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The Tigers should sign minor league outfielder Nick Plummer

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This MiLB free agent is one of the best in recent memory.

MiLB: AUG 17 Gulf Coast League - GCL Cardinals at GCL Nationals Photo by Cliff Welch/Icon Sportswire/Corbis/Icon Sportswire via Getty Images

Minor League free agents might not grab headlines or be as exciting as the big contracts, and for good reason. For the most part they are journeymen or underperformers. Sometimes one of these players can work out. The Detroit Tigers know this in the form of Niko Goodrum. Every so often one of these players that reaches Minor League free agency can be a hot commodity. Enter former St. Louis Cardinal’s outfield prospect, Nick Plummer.

Plummer was recently informed by the Cardinals he wouldn’t make their 40-man roster and thus he elected to become a free agent. Any team can swoop in and sign him away. That team should be the Tigers. This is a low risk signing with high upside, even if his career numbers don’t show it. He wouldn’t have to be an immediate add to the 40-man for Detroit, but he likely could produce more than some on the currently there.

It probably seems silly to fixate on one player without MLB experience while the Tigers are gearing up to take a leap into relevance. This isn’t a flashy Carlos Correa or Marcus Stroman-type signing, but it’s one that could pay off handsomely at negligible cost.

Background

The Cardinals selected Plummer as a first rounder out of high school back in 2015. He’s an alumni of Brother Rice in Bloomfield Hills. That’s right, a Michigan native. He would fail to graduate the A-ball levels before the cancelled 2020 MiLB season. That does include an injury in 2016, but the picture is painted. He struggled mightily.

At the Rookie level in 2015, Plummer hit .228 and would never surpass that...until 2021. Across Double-A and Triple-A this past season Plummer slashed .280/.415/.479. He smacked 15 homeruns where his previous high was eight. Everything ticked up in a big way. It looked like he was on the fast track to debut in St. Louis at any minute, and now he’s on the open market.

Those improvements are nice, but what’s even better is that they didn’t come at a detriment to what he was always doing well. Through all the struggles, Plummer never had a walk rate under 13.2 percent. He made the pitcher work, almost to a fault sometimes. In the past his approach was pretty passive, he was waiting for something to come to him. He still walked a lot even when that approach changed and the rest of his numbers ticked up.

What Changed?

It’s easy to look at one big jump and be skeptical of what is different. Maybe he just had a good year and was seeing the ball better than he ever had. It’s not insane to think about. With Plummer, though, there are some legitimate changes he made to his swing to unlock more at the plate. More contact, more power, everything benefitted from the change.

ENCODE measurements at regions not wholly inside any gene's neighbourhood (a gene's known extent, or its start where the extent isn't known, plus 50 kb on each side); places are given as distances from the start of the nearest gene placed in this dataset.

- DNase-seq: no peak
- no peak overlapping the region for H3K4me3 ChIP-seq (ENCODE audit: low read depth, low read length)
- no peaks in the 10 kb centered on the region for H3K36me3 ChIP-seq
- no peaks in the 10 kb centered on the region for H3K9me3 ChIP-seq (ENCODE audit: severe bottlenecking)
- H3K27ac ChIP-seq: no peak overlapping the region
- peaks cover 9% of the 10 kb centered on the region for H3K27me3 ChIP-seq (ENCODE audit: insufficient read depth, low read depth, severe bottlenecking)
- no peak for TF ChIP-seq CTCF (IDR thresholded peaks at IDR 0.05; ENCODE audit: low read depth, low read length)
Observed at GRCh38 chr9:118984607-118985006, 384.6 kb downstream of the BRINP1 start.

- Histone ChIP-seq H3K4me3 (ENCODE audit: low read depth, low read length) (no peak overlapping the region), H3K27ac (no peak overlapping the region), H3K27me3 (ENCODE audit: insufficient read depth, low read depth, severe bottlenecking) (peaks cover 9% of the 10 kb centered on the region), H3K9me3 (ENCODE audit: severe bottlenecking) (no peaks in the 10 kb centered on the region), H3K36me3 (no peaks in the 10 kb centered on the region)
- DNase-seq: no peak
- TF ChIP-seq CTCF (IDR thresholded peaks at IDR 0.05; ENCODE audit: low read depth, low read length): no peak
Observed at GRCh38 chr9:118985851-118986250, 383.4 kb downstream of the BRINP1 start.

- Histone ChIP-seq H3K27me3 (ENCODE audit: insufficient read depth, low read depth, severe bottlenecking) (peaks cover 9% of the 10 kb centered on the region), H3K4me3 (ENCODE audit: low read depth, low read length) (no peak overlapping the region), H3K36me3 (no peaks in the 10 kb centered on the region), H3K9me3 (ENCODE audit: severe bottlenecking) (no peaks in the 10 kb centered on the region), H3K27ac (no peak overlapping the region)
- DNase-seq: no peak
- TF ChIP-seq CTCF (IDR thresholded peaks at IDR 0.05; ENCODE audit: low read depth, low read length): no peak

It should not be lost on anyone that the injuries that marred Plummer early in his career were really hurting his development. It’s not the excuse for bad play, but it certainly plays a factor especially with prep players.

That’s where the COVID season comes into play. It seems that Plummer to every moment of that break and used it to his advantage. There seemed to be some changes to his physical appearance, which speaks to some of the power. However the focal point is the swing. Plummer’s always had pretty quick wrists, but he’s adjusted his swing to make the barrel more dangerous through the zone. Essentially, he shortened everything up and is letting his natural abilities play better. Observer this homerun off of a top pitcher from the 2020 draft, Max Meyer.

When a hitter looks to make changes, this is what they should be aiming to do. Finding ways to maximize their natural strengths. Plummer did a phenomenal job of that.

Another change comes noticed by Kyle Reis of Birds on the Black, who notes that Plummer’s approach has evolved too. He’s always drawn walks, but he made a jump from passive to aggressive and looking to make something happen. That’s been another big reason for the turnaround.

Why Is Plummer Interesting?

The bat is one thing, and I vehemently believe in the changes. He also gets nothing but high marks for his makeup. Plummer is a really good guy and hard worker. On top of all of that, he can handle any outfield position. I think he’s best suited for centerfield. Here’s a look courtesy of Kyle Reis.

Highlights are highlights, but the fact remains that Plummer is a solid defender with the arm to handle any of the outfield positions. That gives him flexibility. Think of how many outfielders played a role in the 2021 season. Plummer has a chance to be better than most of that group, in my mind.

There are a lot of outfielders on Detroit’s 40-man roster, which makes this a tough fit. This comes down to talent. Straight up, Nick Plummer is talented enough to help the Tigers take that step forward if everything works out. He can hit, hit with some power, and is solid defender.

The Tigers have a pair of depth outfielders in the form of Victor Reyes and Daz Cameron, while Derek Hill has the inside track to play a role on the 2022 Tigers. All three have options remaining, and neither Reyes nor Cameron has done much to lock up a spot on the 40-man roster either. The Tigers could take a shot at Plummer and give him a look this spring without forcing any tough decisions. This is a smart and cost-effective move to improve the roster and if it doesn’t work out, it doesn’t hurt them. It’s not the flashy big deal that catches the eye in free agency, but it could pay off substantially. The Detroit Tigers should be in on trying to sign Nick Plummer.